When they reached the end of the trail into the Ishbalan camp, the sky seemed to be paler here in the desert than in Briggs, though the sun shone down relentlessly, its brilliance managing to tease Miles’s eyes. He blinked behind his tight-fitting sunglasses, shading his face with his forearm. “I didn’t realize it would be so bright,” he said.
“No worse than snow blindness in the mountains,” Dr. Marcoh said, his ruined mouth twisting in a smile. “And a lot warmer.” He sighed, stretching his arms. “And I can’t say how happy I am to get off that horse.”
Miles nodded, searching the faces of the people who watched them. Studied them. He could feel the wariness of those stares and understood it, despite the resemblance he bore to them. He and Marcoh were strangers, and Ishbalans had learned all too well to beware of people they didn’t know.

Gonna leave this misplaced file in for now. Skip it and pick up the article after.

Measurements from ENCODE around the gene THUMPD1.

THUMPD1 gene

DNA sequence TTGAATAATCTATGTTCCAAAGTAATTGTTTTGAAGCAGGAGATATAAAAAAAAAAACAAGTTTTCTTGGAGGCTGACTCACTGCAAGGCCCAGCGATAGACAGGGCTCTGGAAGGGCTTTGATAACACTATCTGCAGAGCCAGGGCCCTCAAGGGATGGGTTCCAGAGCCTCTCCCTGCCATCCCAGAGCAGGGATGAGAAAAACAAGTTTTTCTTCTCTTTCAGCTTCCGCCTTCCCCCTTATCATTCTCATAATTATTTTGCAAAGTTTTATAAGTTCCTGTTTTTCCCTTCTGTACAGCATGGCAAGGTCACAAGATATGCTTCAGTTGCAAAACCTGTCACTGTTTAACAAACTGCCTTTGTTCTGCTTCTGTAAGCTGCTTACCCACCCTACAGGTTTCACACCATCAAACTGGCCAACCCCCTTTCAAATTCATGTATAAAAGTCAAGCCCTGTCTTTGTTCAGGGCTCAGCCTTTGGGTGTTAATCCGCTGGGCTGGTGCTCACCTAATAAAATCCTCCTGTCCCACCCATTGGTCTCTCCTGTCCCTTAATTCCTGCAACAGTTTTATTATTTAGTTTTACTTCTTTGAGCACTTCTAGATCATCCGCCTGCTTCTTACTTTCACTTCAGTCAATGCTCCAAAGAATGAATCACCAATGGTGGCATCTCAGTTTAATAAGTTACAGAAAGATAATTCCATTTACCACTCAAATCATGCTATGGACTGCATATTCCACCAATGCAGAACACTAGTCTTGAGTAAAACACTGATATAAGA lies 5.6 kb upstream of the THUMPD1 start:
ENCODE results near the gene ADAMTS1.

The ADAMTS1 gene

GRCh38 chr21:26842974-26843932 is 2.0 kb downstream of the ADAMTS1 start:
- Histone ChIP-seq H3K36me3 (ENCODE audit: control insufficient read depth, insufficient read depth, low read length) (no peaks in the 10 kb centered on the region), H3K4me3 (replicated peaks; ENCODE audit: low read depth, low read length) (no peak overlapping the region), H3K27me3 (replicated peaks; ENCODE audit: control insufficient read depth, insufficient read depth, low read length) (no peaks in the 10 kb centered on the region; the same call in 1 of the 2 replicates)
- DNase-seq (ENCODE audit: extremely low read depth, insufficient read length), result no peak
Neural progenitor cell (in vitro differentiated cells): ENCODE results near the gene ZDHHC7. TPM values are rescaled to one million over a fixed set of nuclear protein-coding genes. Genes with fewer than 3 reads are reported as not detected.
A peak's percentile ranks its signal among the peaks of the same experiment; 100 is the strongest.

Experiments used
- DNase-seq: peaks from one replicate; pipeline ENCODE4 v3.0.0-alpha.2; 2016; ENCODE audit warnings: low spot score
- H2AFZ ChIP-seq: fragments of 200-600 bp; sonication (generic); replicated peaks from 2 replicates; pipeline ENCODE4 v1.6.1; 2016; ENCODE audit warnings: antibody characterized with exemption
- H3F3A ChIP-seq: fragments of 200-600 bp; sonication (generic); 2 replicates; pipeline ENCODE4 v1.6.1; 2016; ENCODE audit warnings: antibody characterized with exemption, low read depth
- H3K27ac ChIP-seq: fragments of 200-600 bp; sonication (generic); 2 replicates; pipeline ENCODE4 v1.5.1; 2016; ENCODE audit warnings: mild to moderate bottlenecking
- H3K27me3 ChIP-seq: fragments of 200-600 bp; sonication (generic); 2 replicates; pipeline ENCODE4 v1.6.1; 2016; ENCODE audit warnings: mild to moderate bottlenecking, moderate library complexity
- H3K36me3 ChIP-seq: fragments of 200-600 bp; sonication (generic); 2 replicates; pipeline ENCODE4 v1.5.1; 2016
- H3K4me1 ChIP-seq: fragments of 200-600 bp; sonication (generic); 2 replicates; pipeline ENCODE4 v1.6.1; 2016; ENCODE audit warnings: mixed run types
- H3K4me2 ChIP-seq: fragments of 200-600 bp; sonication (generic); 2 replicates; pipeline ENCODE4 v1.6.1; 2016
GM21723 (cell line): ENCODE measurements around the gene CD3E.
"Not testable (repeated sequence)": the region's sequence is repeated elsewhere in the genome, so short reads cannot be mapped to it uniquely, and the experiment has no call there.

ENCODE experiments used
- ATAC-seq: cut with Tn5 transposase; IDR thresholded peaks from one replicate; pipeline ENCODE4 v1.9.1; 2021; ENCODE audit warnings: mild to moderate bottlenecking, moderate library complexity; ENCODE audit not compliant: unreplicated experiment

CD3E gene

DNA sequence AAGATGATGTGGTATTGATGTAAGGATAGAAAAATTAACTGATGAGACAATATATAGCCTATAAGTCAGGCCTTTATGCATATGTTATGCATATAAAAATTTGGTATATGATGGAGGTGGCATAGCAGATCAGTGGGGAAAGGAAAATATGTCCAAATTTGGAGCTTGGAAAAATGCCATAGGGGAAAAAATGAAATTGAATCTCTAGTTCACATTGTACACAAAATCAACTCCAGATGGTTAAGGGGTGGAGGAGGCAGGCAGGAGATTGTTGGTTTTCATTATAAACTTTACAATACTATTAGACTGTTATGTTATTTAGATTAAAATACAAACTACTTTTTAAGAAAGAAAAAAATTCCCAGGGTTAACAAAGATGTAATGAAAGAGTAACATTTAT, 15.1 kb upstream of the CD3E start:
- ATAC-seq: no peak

“Miles. Marcoh.” The familiar, deep voice caught their attention, and they turned to see the scarred Ishbalan walking through the others.
As he drew near, Marcoh teased, “Is that a smile?”
The scarred Ishbalan let out an exhalation that could only be considered a snort. “I hope the two of you are ready to get your hands dirty. There’s a lot of work to be done.”
Miles nodded, taking off his glasses to reveal his ruby gaze. “I think we can handle it,” he said, tucking the glasses into the sleeve of his desert clothing. He wouldn’t need them here, after all. No more hiding from his heritage; now he could learn more about his people from the best source of all: The Ishbalans, themselves.
Maybe this was like to finally come home.